For this episode, Phil and I are joined by Peter Troast of Energy Circle to discuss home energy monitoring. Most people, I think, live their lives without much thought given to the power they are consuming when they turn on a device. They’re more focused on the task at hand.
The generation, transmission, and environmental impact of those electrons streaming into the home is a matter to ponder, on occasion, but what if you had a dashboard for your home that could give you real-time and historical data on how much power you are consuming, or how much power each circuit is consuming and when? That is exactly what home energy monitoring does. And with this knowledge comes the opportunity to change your behavior, and maybe a few fixtures and appliances while you’re at it.
In Part One of the podcast, we discuss:
- Peter Troast and what he does for a living
- The recipe for the Pomini (remember to relax—this stuff is easy)
- Why to monitor your home
- How Peter himself reduced his own household consumption by roughly 29% just by an increased awareness of his home’s energy consumption
- How much the average house would save (between 5% and 15%, but there’s no precise study on which to base a claim)
- What you learn by monitoring
- Whether success is dependent on human behavior
Enjoy the show. If you have your own home energy monitoring experience, be sure to share it with us in the comments section at the end of the blog. Cheers.
Phil Kaplan: We have a special guest today. We’re very excited to have Energy Circle’s own Peter Troast. His Energy Circle website is well known in many circles, not just around here. The tagline is: Your Complete Home Energy Resource—Tested Tools, Smart Advice. That kind of says it all. His website is a wonderful wealth of information and knowledge—not just about energy tools and products but also air sealing, insulation, and the strategies we talk about all the time as architects. And he is a king tweeter extraordinaire.
Peter Troast: Chris, Phil, it’s great to be here.
Chris Briley: It’s our pleasure. We chose this topic because it’s one we want to learn more about. I want to get into home energy monitoring and use it as a management system and an education tool for the client.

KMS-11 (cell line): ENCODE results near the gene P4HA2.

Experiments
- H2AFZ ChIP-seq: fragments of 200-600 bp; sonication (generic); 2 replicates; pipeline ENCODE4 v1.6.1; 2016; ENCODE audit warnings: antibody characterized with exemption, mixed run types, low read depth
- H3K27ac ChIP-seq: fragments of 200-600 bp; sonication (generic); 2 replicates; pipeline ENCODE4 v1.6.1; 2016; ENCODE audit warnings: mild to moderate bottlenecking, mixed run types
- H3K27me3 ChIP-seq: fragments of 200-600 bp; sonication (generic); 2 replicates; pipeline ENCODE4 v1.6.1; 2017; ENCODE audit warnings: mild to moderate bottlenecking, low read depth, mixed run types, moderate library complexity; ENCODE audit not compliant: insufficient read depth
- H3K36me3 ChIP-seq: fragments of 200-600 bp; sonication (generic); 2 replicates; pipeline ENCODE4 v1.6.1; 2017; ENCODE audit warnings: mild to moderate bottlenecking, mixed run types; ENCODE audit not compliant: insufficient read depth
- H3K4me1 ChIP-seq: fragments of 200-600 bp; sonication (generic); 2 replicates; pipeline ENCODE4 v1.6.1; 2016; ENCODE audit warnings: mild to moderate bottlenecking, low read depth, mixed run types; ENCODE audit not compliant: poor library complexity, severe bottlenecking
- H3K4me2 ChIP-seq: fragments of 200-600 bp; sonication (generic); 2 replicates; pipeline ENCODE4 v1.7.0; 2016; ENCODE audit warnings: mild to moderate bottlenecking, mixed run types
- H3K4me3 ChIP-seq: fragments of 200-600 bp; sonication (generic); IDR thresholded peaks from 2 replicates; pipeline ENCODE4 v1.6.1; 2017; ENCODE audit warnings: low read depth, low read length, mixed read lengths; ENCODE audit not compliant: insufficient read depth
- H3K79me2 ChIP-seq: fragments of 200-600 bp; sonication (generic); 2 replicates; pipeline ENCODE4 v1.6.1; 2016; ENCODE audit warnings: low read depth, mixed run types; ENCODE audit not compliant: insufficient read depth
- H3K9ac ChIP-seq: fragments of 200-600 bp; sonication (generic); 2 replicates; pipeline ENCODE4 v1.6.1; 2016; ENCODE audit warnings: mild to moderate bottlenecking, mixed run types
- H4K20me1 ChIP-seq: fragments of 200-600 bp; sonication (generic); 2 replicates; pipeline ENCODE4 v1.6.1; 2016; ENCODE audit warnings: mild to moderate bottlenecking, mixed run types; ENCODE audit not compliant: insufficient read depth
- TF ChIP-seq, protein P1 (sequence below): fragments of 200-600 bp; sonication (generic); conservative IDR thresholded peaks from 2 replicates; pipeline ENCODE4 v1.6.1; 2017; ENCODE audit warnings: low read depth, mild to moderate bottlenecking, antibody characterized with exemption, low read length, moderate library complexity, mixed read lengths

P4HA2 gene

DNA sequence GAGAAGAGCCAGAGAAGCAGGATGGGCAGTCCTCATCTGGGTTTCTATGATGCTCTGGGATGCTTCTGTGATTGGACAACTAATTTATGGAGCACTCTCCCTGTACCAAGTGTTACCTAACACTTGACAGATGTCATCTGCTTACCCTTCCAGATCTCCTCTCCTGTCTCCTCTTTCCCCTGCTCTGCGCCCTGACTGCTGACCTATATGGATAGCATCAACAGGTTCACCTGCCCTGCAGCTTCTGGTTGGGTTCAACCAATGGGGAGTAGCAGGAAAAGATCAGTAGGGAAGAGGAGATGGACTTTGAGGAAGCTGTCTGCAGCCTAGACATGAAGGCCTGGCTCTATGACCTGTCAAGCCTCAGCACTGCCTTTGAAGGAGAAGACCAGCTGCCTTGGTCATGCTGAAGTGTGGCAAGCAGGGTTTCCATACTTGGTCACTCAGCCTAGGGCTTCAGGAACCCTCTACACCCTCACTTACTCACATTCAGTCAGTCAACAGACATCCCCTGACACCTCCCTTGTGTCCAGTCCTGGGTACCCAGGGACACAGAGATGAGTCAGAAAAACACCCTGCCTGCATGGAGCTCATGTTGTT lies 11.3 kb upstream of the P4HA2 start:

Phil: It is important for the client. When we talk about it from an architectural standpoint, you may think we’re just talking about pretty buildings and energy performance. But it’s the whole package. The idea that these things come in after the fact…people want to know “OK, how’d I screw up? How much better could I have done if I had thought about it before instead of after?” We’re trying to get people’s attention on energy from day one, so the idea of integrating and having these conversations as architects instead of building forensics guys or energy auditors is important.
Peter: You guys can only go so far, right? You can build a fantastic building with a great envelope that’s great from a thermal standpoint, but at some point you turn that building over to the owners, and it’s that plug load piece—that day in, day out electricity use—that you really don’t have any control over. You can spec LED lighting or a really efficient air-conditioning system, great appliances, but it’s out of your control at that point. That becomes a really big opportunity, that whole plug load selection that is in the hands of the homeowner. Part of what this whole monitoring thing is about is giving them the tools to understand what they’re using and then behaviorally start to change how they use electricity on a day-to-day basis.
“There’s less information in your monthly statement from the power company than you get from a teenager arriving home after midnight.”